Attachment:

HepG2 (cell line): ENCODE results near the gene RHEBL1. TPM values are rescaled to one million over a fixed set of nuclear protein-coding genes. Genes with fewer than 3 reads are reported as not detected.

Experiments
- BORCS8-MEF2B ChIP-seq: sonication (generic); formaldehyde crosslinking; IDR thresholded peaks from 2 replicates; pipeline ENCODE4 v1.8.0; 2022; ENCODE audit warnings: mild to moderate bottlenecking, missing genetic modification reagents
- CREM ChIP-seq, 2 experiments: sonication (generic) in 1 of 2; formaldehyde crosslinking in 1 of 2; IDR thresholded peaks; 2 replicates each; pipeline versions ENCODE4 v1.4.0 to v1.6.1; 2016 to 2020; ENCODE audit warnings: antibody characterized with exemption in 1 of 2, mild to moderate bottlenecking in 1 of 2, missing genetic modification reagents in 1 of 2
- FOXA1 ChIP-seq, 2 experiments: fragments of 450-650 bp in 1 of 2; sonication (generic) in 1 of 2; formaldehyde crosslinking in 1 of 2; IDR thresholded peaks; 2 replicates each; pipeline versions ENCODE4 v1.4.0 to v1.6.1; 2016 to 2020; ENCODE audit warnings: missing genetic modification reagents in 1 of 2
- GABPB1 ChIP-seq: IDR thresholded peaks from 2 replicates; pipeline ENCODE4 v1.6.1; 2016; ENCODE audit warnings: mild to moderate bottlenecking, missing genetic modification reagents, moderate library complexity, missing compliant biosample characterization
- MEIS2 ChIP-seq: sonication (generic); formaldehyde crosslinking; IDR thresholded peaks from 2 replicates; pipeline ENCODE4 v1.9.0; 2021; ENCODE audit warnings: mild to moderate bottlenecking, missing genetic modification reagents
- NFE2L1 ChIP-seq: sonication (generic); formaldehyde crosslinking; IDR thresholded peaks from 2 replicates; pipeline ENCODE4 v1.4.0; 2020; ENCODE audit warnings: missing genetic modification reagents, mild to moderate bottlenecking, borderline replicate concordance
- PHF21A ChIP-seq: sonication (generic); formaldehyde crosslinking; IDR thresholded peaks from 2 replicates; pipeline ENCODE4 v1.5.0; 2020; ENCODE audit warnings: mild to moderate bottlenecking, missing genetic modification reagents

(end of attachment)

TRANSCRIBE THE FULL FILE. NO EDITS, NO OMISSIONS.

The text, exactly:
HepG2 (cell line): ENCODE results near the gene RHEBL1. TPM values are rescaled to one million over a fixed set of nuclear protein-coding genes. Genes with fewer than 3 reads are reported as not detected.

Experiments
- BORCS8-MEF2B ChIP-seq: sonication (generic); formaldehyde crosslinking; IDR thresholded peaks from 2 replicates; pipeline ENCODE4 v1.8.0; 2022; ENCODE audit warnings: mild to moderate bottlenecking, missing genetic modification reagents
- CREM ChIP-seq, 2 experiments: sonication (generic) in 1 of 2; formaldehyde crosslinking in 1 of 2; IDR thresholded peaks; 2 replicates each; pipeline versions ENCODE4 v1.4.0 to v1.6.1; 2016 to 2020; ENCODE audit warnings: antibody characterized with exemption in 1 of 2, mild to moderate bottlenecking in 1 of 2, missing genetic modification reagents in 1 of 2
- FOXA1 ChIP-seq, 2 experiments: fragments of 450-650 bp in 1 of 2; sonication (generic) in 1 of 2; formaldehyde crosslinking in 1 of 2; IDR thresholded peaks; 2 replicates each; pipeline versions ENCODE4 v1.4.0 to v1.6.1; 2016 to 2020; ENCODE audit warnings: missing genetic modification reagents in 1 of 2
- GABPB1 ChIP-seq: IDR thresholded peaks from 2 replicates; pipeline ENCODE4 v1.6.1; 2016; ENCODE audit warnings: mild to moderate bottlenecking, missing genetic modification reagents, moderate library complexity, missing compliant biosample characterization
- MEIS2 ChIP-seq: sonication (generic); formaldehyde crosslinking; IDR thresholded peaks from 2 replicates; pipeline ENCODE4 v1.9.0; 2021; ENCODE audit warnings: mild to moderate bottlenecking, missing genetic modification reagents
- NFE2L1 ChIP-seq: sonication (generic); formaldehyde crosslinking; IDR thresholded peaks from 2 replicates; pipeline ENCODE4 v1.4.0; 2020; ENCODE audit warnings: missing genetic modification reagents, mild to moderate bottlenecking, borderline replicate concordance
- PHF21A ChIP-seq: sonication (generic); formaldehyde crosslinking; IDR thresholded peaks from 2 replicates; pipeline ENCODE4 v1.5.0; 2020; ENCODE audit warnings: mild to moderate bottlenecking, missing genetic modification reagents